“I’m just loving this tour” reflects Emily Scott of Modern Studies, “playing in amazing venues every night, it’s what I’ve always wanted to do. We’ll have to get used to the hard grind again after this, but it’s been so special already.”
When I meet up with Modern Studies in Birmingham midway through their tour, the overriding sense I get is that they’ve been quietly surprised by the success of their debut album ‘Swell to Great’. When Emily decided that she no longer had room at home for her rickety old ship’s harmonium and offered it to friend Pete Harvey for his studio, as a way of saying goodbye she wrote a set of songs centred around the instrument. With the help of Pete and friends Rob St. John and Joe Smillie, those initial songs became the foundation for ‘Swell to Great’, a swirling and experimental soundscape of an album underpinning some wonderful songwriting.
“It was like a really organic group of friends who’d all worked together before and who all seemed to have interesting stuff” Emily explains. “The whole thing was based around the harmonium, but it developed a life of its own. Even while we were doing it, we didn’t have a vision of what the product would be, but each of us would add things to it and amazingly everyone enjoyed what everyone else put on it. It just worked so beautifully and easily; there was no tension, no arguments…it was just easy. You don’t find that very often.”
The product turned out to be something quite remarkable. Named the 19th best LP of 2016 by MOJO magazine, the album resulted in Modern Studies being featured in The List Magazine’s ‘Hot 100’ of Scottish Cultural figures for 2016. It’s a remarkable development from Emily’s initial ideas:
“They weren’t even whole songs” she laughs. “Most of the songs started as little bits of stuff that I’d written on the harmonium on manuscript paper, just small little snippets. I’d cut them out; then I’d stick them onto another piece of paper, then I’d write lyrics, then do more cutting and sticking!” The band later showed me the harmonium that the band tour with; it has bricolage pieces of the manuscript still pasted to it.
The band point to Pumpkinfield, Pete’s recording studio in rural Perthshire as having been a key enabler in the development of the record;
“It’s attached to his house” Rob explains, “it was built to a custom spec a couple of years ago. You go from the entrance to the studio into a little porch and his family kitchen…and then from the back door, you’re out into fields, rivers and hills. It’s a great place to work, not only because Pete is part of the band and totally attuned to the same ‘classicism and experimentalism with a pop song in the middle’ thing that we’re all working on, but he’s also a very talented recording engineer with a tonne of great kit. Working in his studio, there’s no stress. You can pop out and have a mid-morning mug of wine, or a midnight coffee; potter around in the fields, come back and make some more noise.”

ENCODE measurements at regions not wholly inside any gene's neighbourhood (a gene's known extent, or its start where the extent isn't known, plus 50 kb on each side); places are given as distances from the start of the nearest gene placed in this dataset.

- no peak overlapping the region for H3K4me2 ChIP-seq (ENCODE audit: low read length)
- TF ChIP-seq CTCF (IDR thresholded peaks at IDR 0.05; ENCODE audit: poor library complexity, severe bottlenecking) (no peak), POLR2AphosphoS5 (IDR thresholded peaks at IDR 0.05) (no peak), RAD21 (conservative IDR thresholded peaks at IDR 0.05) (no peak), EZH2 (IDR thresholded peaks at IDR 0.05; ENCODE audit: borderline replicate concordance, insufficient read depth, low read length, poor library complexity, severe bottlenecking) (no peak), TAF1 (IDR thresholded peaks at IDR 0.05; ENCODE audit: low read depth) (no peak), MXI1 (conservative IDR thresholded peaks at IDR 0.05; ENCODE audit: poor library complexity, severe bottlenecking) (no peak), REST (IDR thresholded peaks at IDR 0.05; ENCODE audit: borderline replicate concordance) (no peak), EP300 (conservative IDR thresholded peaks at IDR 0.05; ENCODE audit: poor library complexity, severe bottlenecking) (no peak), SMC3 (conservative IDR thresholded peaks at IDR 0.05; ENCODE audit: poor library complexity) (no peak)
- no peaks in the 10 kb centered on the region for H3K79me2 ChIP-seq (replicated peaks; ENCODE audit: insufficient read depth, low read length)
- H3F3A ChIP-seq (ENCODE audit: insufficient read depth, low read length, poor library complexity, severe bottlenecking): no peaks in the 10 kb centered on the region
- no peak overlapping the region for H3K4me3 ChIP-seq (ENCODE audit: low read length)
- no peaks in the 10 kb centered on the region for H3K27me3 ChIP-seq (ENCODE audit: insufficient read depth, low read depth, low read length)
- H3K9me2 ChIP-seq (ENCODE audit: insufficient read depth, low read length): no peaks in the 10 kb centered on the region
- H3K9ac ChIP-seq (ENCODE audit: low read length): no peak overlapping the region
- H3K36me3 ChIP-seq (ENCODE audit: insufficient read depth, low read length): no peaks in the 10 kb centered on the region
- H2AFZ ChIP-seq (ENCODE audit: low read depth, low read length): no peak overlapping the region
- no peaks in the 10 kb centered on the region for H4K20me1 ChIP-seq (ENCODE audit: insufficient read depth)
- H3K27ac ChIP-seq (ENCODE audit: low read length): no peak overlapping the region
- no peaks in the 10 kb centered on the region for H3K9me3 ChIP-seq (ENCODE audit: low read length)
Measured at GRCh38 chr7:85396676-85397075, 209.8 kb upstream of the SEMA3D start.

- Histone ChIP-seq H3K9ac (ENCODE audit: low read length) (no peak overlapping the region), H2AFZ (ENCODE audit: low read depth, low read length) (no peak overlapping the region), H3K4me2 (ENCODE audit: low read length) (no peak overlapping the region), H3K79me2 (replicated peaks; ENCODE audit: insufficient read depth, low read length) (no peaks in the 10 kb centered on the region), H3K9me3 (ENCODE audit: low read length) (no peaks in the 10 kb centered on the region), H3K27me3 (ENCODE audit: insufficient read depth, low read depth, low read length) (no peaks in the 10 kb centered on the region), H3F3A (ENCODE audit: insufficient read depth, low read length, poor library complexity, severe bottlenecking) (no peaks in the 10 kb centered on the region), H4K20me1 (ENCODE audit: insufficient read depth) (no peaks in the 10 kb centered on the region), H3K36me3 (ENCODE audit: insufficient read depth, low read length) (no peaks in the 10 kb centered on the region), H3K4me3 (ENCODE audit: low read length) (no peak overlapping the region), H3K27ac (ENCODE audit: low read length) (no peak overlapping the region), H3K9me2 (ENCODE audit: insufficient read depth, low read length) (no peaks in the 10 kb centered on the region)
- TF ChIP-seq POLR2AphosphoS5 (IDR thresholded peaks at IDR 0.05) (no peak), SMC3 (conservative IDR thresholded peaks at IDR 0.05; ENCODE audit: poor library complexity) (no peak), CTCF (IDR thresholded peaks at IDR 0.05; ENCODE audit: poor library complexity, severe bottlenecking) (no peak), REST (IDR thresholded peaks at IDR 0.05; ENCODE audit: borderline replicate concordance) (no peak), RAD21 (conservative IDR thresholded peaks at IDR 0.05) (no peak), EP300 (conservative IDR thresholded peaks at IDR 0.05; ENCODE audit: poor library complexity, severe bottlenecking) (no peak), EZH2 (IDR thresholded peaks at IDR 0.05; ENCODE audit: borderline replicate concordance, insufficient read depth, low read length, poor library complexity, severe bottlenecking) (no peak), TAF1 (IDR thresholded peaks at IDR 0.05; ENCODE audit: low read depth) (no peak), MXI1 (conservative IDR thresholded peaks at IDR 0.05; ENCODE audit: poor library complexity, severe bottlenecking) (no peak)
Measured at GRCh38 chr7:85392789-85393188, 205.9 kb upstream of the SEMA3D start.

“We’ve all made records with other bands before” he continues. “So, to work in a creative and experimental studio without many time pressures, we’re fortunate. I think the expansiveness of the record comes from that. There are some songs on Swell to Great that sound quite minimal but might have twenty or thirty tracks with very subtle little ideas on them. In a different environment, they might not have come out. We’d have a track that was working, and we’d say ‘right, shall we try a prepared guitar on that bit…we’ll open-tune it, wedge some drumsticks and then whack it!’
Emily agrees; “Some of the takes on that album, I remember the time that the person did them…sort of noodling around for a bit and then two people in the control room are like ‘Yeah, yeah…that!’. I so admire bands that say right; we’re going to cut a record in a week and then practice, practice and ‘bam’. That’s an impressive way to work. We live quite far apart, so that’s not really possible. We do need a lot of that creative time…it seems self-indulgent, but we want to try stuff out, experiment, have the others hear it and respond. That’s really valuable.”
Another key ingredient of Modern Studies’ debut album success was the relationship between the people who made it. “This is a very communal and democratic band, in a lot of ways” Rob reflects. “There’s something quite interesting and special about how four of us share the load. Emily did the bulk of songwriting for this record but the aesthetics, what we are as a band, and how we operate…there’s a lot of chat and learning: sharing in the way we each play. It comes back to having the time and inclination to work that stuff out.”
Joe agrees; “We’ll send each other ideas, then someone will pop else something on top of it and send it back. Everyone’s really open, everyone accepts what you’ve done and is happy to work on top of that.”